Intensification is due to many factors, not least of which is the expansion of teacher responsibilities to include social skills development previously addressed at home.

Teaching is well known to be hard work. Yet, hard work without appreciation or respect is a disincentive.


5. Negative public image

An audit of newspaper stories in Queensland over the past year shows a tendency to report negatively on teachers. In the 12 months examined, 11 months featured more negative stories.

6. Teacher bashing

Teaching as a vocation is publicly scorned. This is commonly called “teacher bashing”. As a career, teaching is tolerated as a convenient backup pathway for people, but not endorsed as the main game. There have even been reports of teachers being actually physically bashed.

7. Teachers’ salaries are poor

The final nail in the coffin: poor salaries. A graduate dentist from a five-year course earns A$130,000. The majority of secondary teachers have also completed a five-year program, but the starting salary is $65,486, reaching $71,000 after five to 10 years.

No wonder people don’t want to be teachers

It’s not surprising, then, that numbers of applicants for teacher education programs have slumped. The programs are long and intense, the creativity and relationships aspect of the vocation has been eroded, there is pervasive negativity in the media, and comparatively poor salary and working conditions.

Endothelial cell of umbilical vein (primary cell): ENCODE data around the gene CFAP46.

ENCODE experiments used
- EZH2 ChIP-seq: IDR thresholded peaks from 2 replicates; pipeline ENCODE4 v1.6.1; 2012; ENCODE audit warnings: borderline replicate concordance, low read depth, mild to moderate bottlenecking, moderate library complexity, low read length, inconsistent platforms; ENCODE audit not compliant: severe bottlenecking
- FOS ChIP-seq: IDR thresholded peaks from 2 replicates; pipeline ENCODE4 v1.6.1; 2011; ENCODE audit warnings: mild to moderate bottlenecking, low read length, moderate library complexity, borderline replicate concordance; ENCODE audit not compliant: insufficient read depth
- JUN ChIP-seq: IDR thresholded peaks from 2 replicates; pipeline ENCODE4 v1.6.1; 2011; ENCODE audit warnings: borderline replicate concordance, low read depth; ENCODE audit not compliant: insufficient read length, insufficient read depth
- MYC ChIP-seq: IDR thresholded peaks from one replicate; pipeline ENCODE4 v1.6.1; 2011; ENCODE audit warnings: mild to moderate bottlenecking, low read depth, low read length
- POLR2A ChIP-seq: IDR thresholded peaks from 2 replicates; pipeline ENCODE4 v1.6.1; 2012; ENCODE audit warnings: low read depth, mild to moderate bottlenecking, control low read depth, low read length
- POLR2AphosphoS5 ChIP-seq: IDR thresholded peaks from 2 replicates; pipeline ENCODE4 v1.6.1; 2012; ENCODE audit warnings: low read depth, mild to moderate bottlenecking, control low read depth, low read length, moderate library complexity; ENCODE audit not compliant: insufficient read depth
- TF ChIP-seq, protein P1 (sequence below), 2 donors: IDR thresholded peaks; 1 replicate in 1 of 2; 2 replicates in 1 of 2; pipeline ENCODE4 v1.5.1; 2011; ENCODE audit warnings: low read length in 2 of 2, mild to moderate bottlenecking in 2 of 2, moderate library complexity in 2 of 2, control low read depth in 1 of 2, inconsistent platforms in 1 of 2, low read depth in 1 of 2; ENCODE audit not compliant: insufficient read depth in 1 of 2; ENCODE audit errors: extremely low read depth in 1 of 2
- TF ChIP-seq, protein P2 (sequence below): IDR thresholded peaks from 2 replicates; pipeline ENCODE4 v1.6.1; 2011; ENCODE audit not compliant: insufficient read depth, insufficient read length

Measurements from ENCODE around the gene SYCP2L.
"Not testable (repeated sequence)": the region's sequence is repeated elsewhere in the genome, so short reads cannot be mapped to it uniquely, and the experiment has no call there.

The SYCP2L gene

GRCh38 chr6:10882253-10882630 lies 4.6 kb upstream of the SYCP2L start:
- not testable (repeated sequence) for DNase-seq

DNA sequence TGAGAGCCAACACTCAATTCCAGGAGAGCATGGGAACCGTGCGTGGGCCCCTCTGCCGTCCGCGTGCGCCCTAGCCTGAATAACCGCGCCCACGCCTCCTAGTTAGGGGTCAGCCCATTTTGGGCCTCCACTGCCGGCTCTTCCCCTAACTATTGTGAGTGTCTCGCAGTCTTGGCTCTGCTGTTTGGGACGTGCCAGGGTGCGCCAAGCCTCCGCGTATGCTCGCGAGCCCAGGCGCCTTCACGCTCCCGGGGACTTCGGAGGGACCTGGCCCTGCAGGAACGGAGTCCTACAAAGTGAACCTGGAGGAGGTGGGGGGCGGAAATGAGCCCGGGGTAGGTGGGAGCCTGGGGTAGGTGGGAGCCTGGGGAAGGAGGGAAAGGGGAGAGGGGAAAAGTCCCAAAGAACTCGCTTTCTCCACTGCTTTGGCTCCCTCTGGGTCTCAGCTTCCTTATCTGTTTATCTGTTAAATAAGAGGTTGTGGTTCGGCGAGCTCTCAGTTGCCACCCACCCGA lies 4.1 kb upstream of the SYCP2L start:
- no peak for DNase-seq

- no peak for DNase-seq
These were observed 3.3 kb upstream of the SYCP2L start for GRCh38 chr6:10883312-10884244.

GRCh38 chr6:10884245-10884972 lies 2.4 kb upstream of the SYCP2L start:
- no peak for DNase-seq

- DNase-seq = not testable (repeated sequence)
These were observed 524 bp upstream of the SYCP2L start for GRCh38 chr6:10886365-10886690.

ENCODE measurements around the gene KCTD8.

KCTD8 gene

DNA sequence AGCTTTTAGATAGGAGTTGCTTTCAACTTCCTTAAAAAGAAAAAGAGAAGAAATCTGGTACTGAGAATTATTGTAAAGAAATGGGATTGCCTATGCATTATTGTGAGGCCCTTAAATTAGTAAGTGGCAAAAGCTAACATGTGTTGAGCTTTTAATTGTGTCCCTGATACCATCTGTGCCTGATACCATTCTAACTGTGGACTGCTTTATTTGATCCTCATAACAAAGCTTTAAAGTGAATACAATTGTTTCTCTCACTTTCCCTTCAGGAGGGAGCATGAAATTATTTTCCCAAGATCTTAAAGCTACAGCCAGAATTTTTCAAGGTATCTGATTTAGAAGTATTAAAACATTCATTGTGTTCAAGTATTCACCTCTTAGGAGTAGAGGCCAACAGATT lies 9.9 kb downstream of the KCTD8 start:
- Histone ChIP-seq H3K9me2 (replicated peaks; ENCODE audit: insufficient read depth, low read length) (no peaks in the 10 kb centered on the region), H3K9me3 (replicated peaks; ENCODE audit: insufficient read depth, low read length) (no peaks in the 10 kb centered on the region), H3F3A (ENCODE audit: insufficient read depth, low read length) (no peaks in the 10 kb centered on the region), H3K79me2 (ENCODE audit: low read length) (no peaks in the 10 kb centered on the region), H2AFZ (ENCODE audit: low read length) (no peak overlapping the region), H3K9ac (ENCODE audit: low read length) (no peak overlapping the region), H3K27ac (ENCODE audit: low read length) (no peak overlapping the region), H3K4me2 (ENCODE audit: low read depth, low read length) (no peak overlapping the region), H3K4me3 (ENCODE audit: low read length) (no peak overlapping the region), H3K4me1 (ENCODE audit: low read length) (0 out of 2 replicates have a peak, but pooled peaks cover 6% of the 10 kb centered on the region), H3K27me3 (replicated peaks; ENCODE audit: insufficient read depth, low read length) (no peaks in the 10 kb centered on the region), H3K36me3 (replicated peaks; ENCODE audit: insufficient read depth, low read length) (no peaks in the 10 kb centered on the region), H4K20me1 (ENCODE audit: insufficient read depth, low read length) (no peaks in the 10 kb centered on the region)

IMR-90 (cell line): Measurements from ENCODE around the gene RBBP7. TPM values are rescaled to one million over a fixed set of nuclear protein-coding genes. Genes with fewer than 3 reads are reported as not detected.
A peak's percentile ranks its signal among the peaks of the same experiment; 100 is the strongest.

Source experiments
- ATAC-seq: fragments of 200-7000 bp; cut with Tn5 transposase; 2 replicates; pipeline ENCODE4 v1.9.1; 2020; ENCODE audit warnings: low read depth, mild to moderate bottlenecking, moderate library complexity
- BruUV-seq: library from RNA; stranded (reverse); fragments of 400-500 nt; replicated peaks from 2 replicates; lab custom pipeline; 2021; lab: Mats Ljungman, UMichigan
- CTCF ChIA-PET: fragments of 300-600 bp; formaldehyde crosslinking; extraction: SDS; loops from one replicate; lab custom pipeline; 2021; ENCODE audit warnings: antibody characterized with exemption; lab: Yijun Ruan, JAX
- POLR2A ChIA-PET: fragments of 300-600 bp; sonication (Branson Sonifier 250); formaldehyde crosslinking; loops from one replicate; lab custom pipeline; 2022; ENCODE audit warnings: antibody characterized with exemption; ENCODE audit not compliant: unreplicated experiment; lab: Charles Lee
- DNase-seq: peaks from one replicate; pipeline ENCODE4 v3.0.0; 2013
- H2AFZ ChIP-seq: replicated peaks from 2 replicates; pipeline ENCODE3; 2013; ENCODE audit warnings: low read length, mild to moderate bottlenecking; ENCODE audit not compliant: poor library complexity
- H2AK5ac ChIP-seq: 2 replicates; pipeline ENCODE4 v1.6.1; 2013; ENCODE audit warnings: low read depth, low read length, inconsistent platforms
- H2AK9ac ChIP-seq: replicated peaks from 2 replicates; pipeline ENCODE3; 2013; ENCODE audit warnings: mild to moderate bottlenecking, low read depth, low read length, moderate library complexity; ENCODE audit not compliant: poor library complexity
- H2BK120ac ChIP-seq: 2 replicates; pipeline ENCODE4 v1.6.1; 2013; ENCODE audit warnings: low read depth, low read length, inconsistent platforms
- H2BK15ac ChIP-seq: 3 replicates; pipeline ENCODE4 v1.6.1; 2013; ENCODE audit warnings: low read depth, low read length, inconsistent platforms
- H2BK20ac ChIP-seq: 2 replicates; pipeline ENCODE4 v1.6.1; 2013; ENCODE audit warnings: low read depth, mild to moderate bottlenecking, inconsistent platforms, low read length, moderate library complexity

It’s hard to know where to start, but appealing to the vocational drive of those who love leading others to achieve by raising the profile of these additional attributes in teacher education programs might help. This would require a gentle review of the national program design and accreditation guidelines. Or perhaps we need to be better at reporting teacher success in the mass media.

Nan Bahr is Pro Vice Chancellor (Students)/Dean of Education, Southern Cross University; Jo-Anne Ferreira is director of teaching and learning at Southern Cross University.

This article first appeared on The Conversation.